In 2000, I began working in the field of education. I joined a group of Afghan volunteer graduate students who were training teachers of refugees’ community-based schools in Iran. The teachers had not received any teacher training. However, they were young and motivated. That was my first, but exciting experience in education and opened the door to Afghanistan’s education problems, challenges, and issues.


In 2005, when I returned to my country Afghanistan after 20 years, I joined the teacher education department of Ministry of Education. Although my BA was in mechanical engineering and my MA was in philosophy of science, I chose education as my career, because I found it very crucial for development of my country and also very exciting.


For more than 2 years I was involved in conducting research and evaluation of different teacher training programs. Then, I joined the UNESO International Institute for Educational Planning in 2007 to support the Ministry of Education in strategic planning and monitoring and evaluation. We reviewed and revised the National Education Strategic Plan. During this process, we faced many questions on how to improve policy making processes, what are the most effective strategies for developing Afghanistan’s education, and how to improve educational systems.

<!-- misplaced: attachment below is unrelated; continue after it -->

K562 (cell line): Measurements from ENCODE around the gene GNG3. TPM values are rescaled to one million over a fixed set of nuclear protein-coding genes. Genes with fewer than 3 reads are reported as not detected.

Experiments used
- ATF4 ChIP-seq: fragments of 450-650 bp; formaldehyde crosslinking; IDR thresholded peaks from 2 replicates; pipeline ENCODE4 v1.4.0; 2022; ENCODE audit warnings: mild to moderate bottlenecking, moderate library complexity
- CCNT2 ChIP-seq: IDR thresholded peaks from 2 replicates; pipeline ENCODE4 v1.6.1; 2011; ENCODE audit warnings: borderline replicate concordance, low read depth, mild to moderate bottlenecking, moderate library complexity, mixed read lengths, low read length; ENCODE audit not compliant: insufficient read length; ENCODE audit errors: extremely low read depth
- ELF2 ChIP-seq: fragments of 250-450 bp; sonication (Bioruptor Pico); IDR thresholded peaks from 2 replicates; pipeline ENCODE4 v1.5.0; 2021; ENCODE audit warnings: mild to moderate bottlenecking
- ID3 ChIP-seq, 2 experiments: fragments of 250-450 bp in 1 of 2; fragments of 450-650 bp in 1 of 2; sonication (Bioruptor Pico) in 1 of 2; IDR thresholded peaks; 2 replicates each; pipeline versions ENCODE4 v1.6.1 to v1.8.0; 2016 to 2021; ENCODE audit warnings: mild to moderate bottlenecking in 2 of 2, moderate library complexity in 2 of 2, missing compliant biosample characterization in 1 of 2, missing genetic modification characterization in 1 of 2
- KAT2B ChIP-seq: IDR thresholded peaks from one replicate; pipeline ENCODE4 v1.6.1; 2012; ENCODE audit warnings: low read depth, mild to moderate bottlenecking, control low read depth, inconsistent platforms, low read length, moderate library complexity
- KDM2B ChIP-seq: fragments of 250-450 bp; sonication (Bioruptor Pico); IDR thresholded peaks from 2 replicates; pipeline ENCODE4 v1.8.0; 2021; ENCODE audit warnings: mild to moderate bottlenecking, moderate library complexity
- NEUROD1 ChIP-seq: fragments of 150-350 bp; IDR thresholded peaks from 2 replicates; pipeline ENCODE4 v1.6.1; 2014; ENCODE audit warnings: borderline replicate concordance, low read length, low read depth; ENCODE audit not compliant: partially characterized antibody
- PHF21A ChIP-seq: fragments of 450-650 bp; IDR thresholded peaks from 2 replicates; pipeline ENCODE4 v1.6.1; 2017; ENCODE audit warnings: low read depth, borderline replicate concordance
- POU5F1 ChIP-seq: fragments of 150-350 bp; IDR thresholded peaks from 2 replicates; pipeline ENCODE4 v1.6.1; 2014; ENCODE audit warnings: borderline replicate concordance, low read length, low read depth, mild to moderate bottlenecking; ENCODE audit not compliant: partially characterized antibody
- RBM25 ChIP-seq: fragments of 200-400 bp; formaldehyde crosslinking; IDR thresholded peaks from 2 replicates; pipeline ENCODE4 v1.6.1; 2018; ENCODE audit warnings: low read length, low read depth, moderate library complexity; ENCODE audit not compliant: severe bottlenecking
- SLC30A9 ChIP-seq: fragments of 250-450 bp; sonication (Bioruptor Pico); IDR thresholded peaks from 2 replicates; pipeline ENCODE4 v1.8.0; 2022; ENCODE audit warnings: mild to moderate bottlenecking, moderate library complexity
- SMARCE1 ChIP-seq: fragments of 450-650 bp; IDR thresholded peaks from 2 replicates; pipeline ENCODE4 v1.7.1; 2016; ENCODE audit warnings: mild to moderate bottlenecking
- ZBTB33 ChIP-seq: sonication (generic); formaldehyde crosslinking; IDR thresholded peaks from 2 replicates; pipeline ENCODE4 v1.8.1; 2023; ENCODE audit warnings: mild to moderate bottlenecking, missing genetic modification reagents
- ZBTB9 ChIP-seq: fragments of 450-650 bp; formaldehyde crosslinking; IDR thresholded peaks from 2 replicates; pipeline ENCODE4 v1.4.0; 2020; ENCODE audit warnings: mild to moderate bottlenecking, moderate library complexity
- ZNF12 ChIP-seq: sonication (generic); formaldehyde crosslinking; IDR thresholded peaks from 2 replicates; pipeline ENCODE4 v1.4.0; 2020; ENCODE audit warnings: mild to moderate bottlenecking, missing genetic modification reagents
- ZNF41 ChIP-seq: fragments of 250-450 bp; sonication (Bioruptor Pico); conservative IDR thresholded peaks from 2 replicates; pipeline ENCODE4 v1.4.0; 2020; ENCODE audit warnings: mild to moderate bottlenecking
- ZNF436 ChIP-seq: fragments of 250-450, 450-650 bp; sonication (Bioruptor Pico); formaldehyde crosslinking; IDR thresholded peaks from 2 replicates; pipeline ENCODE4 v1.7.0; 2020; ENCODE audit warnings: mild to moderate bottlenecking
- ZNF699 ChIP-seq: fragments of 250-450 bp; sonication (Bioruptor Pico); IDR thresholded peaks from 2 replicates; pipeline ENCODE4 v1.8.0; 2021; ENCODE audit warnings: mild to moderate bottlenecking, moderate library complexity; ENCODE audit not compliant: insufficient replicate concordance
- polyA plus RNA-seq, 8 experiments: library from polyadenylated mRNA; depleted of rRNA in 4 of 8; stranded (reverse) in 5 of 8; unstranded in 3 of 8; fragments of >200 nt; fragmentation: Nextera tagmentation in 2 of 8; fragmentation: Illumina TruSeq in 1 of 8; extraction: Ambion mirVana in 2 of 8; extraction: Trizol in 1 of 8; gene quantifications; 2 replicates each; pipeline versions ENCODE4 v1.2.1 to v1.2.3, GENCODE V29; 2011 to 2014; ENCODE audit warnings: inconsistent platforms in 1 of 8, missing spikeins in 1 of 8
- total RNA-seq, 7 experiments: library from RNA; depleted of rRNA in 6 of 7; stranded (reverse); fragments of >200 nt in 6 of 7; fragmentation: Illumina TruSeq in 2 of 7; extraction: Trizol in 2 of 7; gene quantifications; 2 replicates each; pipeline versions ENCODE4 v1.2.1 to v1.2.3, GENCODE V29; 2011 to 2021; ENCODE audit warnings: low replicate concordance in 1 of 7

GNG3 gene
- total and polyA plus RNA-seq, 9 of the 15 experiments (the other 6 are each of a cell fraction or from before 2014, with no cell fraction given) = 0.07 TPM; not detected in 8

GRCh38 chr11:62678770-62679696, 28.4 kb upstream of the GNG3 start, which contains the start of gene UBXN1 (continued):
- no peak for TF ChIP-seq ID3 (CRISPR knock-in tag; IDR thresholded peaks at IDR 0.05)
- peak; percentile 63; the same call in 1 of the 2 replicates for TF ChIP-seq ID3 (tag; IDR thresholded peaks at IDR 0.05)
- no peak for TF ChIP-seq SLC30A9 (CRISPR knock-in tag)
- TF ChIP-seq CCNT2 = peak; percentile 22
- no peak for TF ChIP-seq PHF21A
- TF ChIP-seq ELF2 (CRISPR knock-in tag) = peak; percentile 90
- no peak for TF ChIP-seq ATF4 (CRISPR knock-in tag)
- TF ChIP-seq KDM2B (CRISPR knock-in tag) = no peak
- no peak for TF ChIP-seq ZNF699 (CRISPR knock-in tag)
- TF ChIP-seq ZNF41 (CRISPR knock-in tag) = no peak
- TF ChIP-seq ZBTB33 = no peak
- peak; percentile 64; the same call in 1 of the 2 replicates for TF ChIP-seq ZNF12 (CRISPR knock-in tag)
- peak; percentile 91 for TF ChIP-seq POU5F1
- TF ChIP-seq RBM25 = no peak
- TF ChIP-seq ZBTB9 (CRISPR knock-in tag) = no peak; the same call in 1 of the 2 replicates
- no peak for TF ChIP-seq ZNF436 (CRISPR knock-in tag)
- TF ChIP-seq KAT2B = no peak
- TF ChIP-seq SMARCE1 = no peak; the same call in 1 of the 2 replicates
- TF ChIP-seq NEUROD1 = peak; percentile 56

In addition, I helped the Higher Education Project (HEP) in developing and translating training materials for faculty of science and mathematics faculties. Also, I taught “Educational Evaluation and Assessment” in HEP Afghan Master Program at Kabul University of Education. 


I am glad that I am now at CIE and I have the opportunity to reflect, learn, and discuss about international education development. I have found the center as a marvelous learning community that includes professors, practitioners, and learners with diverse international experience.


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CIE Graduate